The search for both a city manager and a new comptroller was launched in December 2017, and job ads were posted on Indeed and other websites. Council members said last July that the field of city manager hopefuls had been whittled down from about 50 to three in April, including Agostisi.
A number of residents have called for an independent city manager with no local party affiliations. Political insiders said that some council members were at odds over the finalists. Eramo said over the summer that budget talks in May had delayed the search process, which came to a “standstill” before it picked up again in the fall.
The council was expected to name Agostisi acting city manager at a special meeting in July, after Tangney indicated that he intended to step down that month. But word of that special meeting had sparked criticism among a number of residents, including State Sen. Todd Kaminsky and Bendo, who had called for an investigation into separation payouts to current and former employees last year. At the time, Bendo said that the majority on the council had reconsidered “making such an important decision on such short notice, and at a time when so few residents would be able to voice their opinion on the matter.”
People at City Hall, however, said that Agostisi had “removed himself from consideration” and was no longer interested in the position.
“There were two council members who clearly wanted Rob,” Bendo said on Monday. “And I think that contributed to the slow pace of trying to find someone else for the city manager position.”
Earlier this month, Eramo told the Herald that the council was unhappy with the results of the most recent candidate pool, after having narrowed it down to a few applicants before the holidays. Officials familiar with the search told the Herald that one finalist had failed a background check.
Officials acknowledged a number of challenges to hiring a permanent city manager, among them a residency requirement that a city manager live in Long Beach within 90 days, as well as job security in an election year and inheriting the city's fiscal crisis.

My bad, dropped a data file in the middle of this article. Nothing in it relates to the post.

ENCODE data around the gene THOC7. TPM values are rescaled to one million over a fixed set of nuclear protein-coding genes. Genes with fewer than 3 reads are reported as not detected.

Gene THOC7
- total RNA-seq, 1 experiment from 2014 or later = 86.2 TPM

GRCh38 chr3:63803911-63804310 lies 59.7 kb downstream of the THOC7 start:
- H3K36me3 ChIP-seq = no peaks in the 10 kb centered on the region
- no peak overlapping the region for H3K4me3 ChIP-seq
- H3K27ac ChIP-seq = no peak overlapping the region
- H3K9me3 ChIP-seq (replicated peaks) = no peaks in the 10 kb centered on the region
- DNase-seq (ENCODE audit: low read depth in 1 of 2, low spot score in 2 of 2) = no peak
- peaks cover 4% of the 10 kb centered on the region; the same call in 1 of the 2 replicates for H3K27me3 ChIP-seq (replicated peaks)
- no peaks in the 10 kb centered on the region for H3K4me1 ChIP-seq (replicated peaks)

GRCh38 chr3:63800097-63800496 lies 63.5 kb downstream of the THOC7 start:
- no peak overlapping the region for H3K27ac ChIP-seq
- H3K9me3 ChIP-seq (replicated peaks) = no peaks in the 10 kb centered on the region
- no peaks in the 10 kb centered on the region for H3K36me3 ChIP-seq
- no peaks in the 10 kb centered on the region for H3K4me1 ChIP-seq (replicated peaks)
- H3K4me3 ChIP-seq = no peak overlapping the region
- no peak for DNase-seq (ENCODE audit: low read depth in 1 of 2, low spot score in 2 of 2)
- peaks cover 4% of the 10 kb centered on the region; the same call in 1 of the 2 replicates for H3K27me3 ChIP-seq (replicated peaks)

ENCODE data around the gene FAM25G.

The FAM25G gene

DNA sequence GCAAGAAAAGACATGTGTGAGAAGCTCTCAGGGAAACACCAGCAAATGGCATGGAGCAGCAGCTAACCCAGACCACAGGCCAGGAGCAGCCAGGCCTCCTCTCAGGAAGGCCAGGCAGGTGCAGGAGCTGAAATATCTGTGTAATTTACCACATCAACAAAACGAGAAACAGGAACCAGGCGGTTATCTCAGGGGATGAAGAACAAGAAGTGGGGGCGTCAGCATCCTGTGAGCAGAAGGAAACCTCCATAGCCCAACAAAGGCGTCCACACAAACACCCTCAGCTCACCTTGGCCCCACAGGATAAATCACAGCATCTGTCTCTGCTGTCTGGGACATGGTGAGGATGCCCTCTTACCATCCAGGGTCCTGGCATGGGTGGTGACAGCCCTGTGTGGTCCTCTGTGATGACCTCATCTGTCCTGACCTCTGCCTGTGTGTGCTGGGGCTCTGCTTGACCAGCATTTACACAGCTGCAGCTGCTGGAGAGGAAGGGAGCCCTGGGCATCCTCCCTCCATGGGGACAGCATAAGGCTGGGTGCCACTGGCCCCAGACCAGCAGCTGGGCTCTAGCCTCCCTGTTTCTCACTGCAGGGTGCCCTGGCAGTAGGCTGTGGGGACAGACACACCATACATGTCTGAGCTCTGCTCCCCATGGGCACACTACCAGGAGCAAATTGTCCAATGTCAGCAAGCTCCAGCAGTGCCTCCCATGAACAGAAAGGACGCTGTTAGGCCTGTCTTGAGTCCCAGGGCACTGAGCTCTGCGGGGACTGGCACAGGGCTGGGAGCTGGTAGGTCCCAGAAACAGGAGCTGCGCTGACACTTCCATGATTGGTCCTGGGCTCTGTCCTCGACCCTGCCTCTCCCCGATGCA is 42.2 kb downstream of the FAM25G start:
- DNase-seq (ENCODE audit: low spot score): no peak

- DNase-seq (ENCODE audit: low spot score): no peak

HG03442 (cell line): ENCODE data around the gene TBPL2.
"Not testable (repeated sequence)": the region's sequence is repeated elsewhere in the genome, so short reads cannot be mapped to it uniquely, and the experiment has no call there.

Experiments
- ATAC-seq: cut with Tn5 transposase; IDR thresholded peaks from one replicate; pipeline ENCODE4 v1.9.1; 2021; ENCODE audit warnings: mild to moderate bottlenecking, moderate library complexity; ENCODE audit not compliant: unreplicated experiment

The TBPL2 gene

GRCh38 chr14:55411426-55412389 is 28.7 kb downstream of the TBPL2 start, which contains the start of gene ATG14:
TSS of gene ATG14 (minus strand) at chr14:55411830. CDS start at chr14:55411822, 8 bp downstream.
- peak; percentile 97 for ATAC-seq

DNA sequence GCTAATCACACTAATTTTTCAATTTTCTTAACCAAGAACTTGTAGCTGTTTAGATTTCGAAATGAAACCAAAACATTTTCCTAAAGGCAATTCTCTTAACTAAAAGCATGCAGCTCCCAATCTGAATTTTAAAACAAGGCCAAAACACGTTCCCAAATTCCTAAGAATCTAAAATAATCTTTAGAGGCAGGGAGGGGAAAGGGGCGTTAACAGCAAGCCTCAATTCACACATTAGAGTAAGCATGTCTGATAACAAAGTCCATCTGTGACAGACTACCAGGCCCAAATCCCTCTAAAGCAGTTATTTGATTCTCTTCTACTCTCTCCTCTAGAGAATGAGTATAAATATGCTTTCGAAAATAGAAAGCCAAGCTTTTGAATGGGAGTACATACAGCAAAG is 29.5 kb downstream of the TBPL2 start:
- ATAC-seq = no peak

“What I’m interested in doing is serving the city,” Agostisi told the Herald. “And if I’m better situated to do that from the city manager’s chair, then that’s where I want to be. What’s essential is that we get all the pieces in place before the budget process begins toward the end of February. What you’re going to see in the coming weeks is the City Council and I will be rolling out a wide-ranging plan that will not only address what we see as the priorities for the city this year but also an action plan to meet the challenges that we’ve identified. First and foremost, obviously, we’re going to be working on finding a comptroller and developing and implementing a plan to turn the city’s finances around.”
Last year, Moody’s Investors Service maintained the city’s Baa1 rating, but dropped the city’s outlook from stable to negative and said that its credit quality was deteriorating. The agency said that the lack of a permanent city manager and comptroller management team added to the city’s financial woes, and some officials have said that it could further negatively impact the city’s credit rating.
“We’ve been advised by our financial advisors that this will likely be viewed as a credit positive by Moody’s,” he said.
Agostisi, who lives in Dix Hills, said that as acting city manager, he would receive an increase in pay to Schnirman's former budgeted salary of $174,000. He would not have to reside in Long Beach and would not enter into a contract as the city had with Schnirman.
“As I’ve discussed with the City Council, if they’re pleased with my job performance over the course of a year and the council wants to retain me [in a permenent role], then I’ve indicated that all options are on the table,” he said.